1) "intellectual capital and a sustainable infrastructure of education, health and social services to provide for the continuing development and growth of America’s youth."
2) Directing government investment away from defense and protectionism and towards development and diplomacy. This includes viewing competition as an opportunity to benefit all parties, rather than a zero sum game.
3) "Develop a plan for the sustainable access to, cultivation and use of, the natural resources we need for our continued well-being, prosperity and economic growth in the world marketplace."
Invest in people as a key to national defense? I like where this is going. Hearing two members of the Joint Chiefs of Staff advocating massive cuts in defense spending and greater investment in social services should make us all stand up and take notice.
These words are particularly poignant given that funding to the pentagon has almost doubled in the last decade and funding for domestic services is being cut at remarkable rates despite rather important folks (Secretary of Defense Robert Gates, for example) calling for quite the opposite.
There's many, much, more good stuff in the article. Read a brief summary in Foreign Policy here, but I highly recommend you follow the link and read the full shebang.
X's piece in 1947 formed the basis of 60-some years of US foreign policy, one can hope that Mr. Y proves to be equally influential.
Ah the wonderful city of Bellingham, WA - home to (at least) five wonderful institutions of higher learning, hella farmers markets, beautiful Bellingham bay, and... coal?
Potentially. Several large coal companies plan to use Bellingham's Cherry Point Terminal as a shipping point for sending coal to Asia, posing potential health risks to Whatcom county's residents.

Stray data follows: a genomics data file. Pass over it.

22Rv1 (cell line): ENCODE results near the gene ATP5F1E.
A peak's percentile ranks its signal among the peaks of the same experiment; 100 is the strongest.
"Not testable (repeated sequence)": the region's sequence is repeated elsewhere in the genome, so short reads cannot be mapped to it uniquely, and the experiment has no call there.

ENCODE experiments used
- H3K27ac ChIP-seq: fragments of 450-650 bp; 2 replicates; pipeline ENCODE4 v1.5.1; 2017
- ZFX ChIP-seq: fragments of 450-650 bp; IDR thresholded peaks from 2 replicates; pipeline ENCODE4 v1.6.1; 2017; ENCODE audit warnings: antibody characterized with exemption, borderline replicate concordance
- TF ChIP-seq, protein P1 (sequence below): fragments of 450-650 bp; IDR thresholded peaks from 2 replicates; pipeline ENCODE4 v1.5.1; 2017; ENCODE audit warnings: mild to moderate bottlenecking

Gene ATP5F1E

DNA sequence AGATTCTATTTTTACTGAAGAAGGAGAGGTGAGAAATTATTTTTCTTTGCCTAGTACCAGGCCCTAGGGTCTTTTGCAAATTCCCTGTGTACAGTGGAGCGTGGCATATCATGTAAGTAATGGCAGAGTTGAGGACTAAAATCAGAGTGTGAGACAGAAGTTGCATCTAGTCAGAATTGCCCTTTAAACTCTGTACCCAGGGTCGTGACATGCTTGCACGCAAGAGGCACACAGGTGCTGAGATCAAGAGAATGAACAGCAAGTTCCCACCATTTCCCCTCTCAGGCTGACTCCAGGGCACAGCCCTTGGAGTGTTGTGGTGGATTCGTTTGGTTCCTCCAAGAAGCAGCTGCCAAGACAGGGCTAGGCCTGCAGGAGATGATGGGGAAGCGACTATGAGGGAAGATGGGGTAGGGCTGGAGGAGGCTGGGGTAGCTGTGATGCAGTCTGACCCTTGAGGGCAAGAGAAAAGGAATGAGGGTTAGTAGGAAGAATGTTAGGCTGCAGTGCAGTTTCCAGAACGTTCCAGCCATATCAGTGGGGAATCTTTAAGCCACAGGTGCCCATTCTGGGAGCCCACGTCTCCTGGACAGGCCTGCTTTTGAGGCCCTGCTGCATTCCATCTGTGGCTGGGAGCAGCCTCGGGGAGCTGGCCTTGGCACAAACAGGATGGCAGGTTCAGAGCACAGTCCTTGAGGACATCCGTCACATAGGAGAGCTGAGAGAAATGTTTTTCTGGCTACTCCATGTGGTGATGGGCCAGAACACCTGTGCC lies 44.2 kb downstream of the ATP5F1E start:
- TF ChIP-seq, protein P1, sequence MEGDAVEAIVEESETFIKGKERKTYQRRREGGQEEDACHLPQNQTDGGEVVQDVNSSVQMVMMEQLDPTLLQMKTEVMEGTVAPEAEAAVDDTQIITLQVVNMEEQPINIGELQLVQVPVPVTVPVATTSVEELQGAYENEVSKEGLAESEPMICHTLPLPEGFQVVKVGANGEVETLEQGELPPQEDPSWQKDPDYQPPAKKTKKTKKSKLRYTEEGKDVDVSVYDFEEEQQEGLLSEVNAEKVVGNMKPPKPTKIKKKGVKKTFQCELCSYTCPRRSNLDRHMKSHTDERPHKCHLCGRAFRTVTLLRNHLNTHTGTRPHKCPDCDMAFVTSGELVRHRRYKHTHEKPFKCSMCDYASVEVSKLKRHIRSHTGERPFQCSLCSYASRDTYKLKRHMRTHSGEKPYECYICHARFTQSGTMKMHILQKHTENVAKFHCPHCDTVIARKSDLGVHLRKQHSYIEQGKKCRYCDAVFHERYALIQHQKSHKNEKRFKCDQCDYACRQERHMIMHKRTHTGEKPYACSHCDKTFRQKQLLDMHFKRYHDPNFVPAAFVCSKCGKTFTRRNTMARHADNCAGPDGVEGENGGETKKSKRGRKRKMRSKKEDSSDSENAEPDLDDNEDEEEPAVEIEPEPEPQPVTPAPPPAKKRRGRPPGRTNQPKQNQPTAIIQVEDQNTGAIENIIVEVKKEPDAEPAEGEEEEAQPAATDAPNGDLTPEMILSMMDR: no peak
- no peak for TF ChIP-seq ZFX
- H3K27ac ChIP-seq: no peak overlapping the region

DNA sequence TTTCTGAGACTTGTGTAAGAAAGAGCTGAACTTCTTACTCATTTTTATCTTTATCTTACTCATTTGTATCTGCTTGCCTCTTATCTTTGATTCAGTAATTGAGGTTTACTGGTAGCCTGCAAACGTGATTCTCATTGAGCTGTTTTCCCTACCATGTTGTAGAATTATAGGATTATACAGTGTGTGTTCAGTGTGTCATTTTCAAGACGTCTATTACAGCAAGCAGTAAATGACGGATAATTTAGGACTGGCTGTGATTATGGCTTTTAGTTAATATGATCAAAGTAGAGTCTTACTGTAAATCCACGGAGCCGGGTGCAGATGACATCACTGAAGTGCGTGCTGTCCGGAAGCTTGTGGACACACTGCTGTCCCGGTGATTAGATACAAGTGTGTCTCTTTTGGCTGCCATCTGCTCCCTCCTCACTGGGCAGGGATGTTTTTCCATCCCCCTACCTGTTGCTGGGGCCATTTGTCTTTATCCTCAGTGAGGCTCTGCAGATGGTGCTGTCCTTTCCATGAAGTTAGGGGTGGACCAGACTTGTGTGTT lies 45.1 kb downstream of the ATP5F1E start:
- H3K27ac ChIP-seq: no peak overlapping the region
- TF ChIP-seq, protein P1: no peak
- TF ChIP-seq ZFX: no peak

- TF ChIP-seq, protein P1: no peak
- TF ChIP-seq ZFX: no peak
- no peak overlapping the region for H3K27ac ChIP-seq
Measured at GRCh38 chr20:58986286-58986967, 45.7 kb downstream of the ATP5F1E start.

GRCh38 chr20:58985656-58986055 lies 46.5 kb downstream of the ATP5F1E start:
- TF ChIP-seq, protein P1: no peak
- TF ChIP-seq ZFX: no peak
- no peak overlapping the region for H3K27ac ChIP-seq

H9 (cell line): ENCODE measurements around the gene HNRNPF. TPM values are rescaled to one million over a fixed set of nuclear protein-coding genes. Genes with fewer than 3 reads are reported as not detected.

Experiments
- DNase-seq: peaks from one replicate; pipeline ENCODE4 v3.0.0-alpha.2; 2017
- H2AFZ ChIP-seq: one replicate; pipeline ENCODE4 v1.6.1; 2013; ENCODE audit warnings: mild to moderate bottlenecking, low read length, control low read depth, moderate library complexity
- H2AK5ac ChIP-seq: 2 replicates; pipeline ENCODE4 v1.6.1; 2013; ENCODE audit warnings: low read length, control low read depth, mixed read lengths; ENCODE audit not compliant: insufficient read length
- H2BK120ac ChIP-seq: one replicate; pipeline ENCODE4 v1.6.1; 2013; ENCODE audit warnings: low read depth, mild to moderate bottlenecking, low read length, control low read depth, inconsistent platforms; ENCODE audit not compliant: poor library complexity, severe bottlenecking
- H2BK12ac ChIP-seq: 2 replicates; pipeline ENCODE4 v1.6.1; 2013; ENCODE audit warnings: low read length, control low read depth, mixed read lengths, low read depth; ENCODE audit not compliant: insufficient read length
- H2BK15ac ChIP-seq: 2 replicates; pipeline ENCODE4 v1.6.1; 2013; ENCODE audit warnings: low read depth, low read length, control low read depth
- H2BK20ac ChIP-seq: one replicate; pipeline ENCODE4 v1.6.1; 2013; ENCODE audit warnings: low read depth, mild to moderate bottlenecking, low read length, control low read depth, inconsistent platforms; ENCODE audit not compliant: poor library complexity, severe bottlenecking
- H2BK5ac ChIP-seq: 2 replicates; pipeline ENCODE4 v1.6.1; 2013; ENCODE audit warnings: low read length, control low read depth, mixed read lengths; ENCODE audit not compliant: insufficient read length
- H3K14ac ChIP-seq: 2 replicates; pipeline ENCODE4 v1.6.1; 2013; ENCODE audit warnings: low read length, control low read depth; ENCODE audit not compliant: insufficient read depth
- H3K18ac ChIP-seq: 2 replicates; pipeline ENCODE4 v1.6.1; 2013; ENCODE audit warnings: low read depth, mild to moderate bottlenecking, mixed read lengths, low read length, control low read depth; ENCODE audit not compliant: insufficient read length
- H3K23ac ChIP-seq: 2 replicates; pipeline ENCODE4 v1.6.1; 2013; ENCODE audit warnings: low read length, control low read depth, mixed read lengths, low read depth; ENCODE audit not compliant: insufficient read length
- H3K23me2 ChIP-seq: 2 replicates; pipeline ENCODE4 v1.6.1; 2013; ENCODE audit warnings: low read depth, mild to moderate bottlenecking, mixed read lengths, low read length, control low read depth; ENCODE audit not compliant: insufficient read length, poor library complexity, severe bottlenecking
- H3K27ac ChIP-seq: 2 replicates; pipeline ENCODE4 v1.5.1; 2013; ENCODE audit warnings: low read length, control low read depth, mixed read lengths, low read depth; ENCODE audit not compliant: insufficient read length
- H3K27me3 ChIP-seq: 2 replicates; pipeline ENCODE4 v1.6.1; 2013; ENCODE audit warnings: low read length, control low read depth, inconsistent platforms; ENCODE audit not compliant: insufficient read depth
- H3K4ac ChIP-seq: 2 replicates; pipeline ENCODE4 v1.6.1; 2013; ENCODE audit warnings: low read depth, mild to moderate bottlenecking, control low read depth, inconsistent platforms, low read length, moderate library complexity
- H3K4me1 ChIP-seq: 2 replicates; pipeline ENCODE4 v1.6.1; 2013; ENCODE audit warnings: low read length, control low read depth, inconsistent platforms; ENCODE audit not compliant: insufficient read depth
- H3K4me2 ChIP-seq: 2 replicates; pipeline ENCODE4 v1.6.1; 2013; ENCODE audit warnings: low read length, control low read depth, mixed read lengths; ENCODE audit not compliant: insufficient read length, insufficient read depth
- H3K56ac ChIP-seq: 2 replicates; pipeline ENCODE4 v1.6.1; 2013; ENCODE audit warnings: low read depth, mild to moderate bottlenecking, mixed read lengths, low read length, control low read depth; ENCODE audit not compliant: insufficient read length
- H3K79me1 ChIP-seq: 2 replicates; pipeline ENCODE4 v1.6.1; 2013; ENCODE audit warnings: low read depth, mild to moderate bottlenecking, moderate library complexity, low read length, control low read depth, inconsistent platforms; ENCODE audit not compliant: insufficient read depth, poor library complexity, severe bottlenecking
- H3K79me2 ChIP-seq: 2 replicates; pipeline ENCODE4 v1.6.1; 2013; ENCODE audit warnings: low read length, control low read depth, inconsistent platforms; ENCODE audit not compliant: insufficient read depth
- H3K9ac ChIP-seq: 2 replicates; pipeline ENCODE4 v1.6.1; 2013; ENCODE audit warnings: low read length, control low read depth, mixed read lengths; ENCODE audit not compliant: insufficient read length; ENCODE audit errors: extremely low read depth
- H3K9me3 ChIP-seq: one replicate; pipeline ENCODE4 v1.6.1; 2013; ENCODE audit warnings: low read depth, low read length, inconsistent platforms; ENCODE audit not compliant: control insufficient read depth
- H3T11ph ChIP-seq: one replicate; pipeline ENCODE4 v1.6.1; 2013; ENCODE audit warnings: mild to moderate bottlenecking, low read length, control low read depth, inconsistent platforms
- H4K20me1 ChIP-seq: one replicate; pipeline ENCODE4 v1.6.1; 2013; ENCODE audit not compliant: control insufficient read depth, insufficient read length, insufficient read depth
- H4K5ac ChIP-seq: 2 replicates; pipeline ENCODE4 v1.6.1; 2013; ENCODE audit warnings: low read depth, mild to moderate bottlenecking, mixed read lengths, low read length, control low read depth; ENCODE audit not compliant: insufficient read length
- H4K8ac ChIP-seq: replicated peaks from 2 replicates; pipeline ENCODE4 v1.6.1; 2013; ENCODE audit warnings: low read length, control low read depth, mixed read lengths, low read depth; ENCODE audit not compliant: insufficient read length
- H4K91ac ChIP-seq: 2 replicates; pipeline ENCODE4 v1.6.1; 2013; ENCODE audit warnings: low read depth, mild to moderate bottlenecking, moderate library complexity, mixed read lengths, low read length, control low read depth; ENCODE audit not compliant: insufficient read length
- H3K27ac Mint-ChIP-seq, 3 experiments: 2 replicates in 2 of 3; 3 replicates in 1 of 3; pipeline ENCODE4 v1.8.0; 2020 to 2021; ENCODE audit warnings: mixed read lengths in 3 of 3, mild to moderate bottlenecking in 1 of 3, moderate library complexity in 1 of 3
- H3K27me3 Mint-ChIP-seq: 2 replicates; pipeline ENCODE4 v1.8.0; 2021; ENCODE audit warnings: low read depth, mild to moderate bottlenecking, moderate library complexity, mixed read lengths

Our friends at Climate Solutions and the Sierra Club have organized a forum to discuss the potential impacts on the community and ways to get involved in the issue.
Peep the event info below:
Here's how you can help:
Join fellow community members at the Coal Hard Truth Forum and learn about the campaign to protect Bellingham and communities across Washington from the dirty and dangerous coal industry.
When: Wednesday, May 4th at 7:00 pm
Where: Bellingham Public Library (210 Central Avenue, Bellingham).
Who: Dan Pike, Mayor of Bellingham; Jean Melious, former Whatcom County Planning Commissioner; Robin Everett, Sierra Club; Matt Krogh, ReSources
v The regional picture of coal use and the health impacts of coal
v What this terminal proposal will mean for Bellingham, for the State of Washington and for the global community.
v Explore better alternatives and what you can do to make Washington Coal-Free!
For more information contact Llyn Doremus at firstname.lastname@example.org
Searching for one final reason to turn in your application for the Summer Fellows program? Look at the pretty pictures and listen to Dan Pink talk about what motivates people to do amazing things.
Here's why the fellows program is exactly what your summer's been waiting for: it's a brilliant combination of the three things that motivate people even more than money.